The List

List 5 of your top crucial things to look for when searching for a lawyer, accountant, plumber, etc–whatever your field is.

Put your strongest item at the top of the list, and your second strongest at your last item in the list. The reason for this is that you want to strategically arrange your items so that the reader is drawn into reading your article and so that your article finishes strong.

When creating your list, be sure to number each item, like this:

1. First thing to look for

2. Second thing to look for

3. Third thing to look for

4. Fourth thing to look for

5. Fifth thing to look for

Readers really appreciate numbered lists in articles, as that makes it easy for them to glean information. Be sure to number clearly.

After each list item, elaborate a bit. You want to be sure that your point is clear. Why should the reader look for this thing that you’re recommending? Why is it important to watch out for that certain thing?

The Conclusion

After your items are all listed and explained, write a conclusion. You might do a recap of the most important things to look for, or you might pick out one item that is important above all the others listed.

Remember, you are giving advice to a friend–it may help to end your article with an encouraging word that makes the reader feel like he really can find the right person or thing for the job if he’ll just follow your steps.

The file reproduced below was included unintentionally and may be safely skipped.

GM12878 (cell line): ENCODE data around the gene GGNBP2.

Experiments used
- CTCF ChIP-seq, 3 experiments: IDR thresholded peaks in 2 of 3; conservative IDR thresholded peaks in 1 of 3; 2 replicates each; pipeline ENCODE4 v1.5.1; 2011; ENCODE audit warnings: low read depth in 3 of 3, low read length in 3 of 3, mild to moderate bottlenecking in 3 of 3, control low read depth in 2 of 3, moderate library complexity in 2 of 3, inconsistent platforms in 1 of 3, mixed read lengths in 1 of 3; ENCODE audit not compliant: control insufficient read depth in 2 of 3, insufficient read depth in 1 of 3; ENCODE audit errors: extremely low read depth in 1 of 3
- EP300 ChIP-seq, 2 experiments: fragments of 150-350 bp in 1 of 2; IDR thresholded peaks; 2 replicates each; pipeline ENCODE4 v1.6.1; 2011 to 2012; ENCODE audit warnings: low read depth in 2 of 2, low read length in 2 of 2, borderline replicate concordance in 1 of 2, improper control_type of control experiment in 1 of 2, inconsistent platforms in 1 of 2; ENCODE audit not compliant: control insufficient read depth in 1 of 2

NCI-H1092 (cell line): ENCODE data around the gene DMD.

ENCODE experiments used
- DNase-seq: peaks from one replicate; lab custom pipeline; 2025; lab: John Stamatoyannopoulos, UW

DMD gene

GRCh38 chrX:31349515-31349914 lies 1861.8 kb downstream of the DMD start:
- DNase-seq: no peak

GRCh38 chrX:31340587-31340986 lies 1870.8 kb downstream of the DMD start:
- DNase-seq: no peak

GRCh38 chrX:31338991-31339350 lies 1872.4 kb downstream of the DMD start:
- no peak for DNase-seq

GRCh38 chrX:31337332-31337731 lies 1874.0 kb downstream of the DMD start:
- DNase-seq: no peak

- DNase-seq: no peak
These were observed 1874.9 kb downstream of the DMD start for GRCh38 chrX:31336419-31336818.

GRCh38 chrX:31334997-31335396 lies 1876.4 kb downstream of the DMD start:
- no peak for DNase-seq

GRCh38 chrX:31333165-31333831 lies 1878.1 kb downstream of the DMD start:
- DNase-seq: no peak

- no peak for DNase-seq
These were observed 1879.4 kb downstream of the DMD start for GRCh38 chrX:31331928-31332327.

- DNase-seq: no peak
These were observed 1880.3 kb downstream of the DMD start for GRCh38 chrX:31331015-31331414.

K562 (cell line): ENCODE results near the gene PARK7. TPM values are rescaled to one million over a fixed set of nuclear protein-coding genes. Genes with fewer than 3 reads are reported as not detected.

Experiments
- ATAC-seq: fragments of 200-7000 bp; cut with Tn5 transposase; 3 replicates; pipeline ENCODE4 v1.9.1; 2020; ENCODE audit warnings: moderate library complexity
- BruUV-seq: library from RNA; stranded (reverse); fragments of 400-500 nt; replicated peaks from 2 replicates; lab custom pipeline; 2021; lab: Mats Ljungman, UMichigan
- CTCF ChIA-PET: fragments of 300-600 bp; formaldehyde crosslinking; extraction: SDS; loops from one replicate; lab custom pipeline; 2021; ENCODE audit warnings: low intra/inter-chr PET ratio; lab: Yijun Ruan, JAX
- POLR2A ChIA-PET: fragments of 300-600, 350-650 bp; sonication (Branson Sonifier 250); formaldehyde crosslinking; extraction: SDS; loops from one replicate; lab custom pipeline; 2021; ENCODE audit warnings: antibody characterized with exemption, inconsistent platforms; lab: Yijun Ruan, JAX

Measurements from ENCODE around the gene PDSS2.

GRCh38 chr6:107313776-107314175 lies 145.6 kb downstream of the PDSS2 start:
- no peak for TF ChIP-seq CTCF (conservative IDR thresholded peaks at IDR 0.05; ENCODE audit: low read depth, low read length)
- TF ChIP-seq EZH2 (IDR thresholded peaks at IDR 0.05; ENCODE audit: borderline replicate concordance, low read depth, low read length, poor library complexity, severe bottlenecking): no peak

The Resource Box

You’ve just written an extremely helpful article where you educate readers what to look for when they’re in need of someone in your field. You were totally objective in the article–you did not mention yourself at all. You were writing as an expert adviser.

Now, the resource box is your chance to stand in the spotlight a little.

Tell your name, what you do for a living, what makes you an authority to be handing out this type of advise, a reason to go to your website and finally, a link to your site.


NOTE: Please be aware this content may now be outdated. For the latest quality content on how to build massive publicity for your website, please go to The vWriter Blog - Helping Businesses Grow Traffic, Build Engagement, and "Be Everywhere"


8 Responses to “Article Marketing Success: The ’5 Things To Look For’ Template”

  1. Tom Justin says:

    At first Steve’s article sounds like an overreaction to some past negative event that he may have suffered. However, within it we see that these ground rules are for a “list’ article.

    These are very good points for the latter, but not always in general, which a novice might mistake in misreading this. In a general article, it’s not only okay to write in first person and use personal examples, it can enhance your image as an expert or authority figure.

    Again, Steve makes a great point about not “selling” or boasting. I use examples of working with clients, telling a story that exemplifies my main point. While I’m not crediting myself with any great wisdom, my example might make it obvious that I’ve worked with major clients like American Airlines, Entrepreneur Magazine, etc.

    The previous paragraph is an exemplifies this. I’ve made the example of my point by blowing my own horn, but hopefully without seeming to. Just the facts. Not that any of these clients gave great testimonials, etc., but that they were simply clients of mine and I’m telling a story (without breaching any confidentiality) that both makes my point and shows that I might well be an expert in marketing strategy.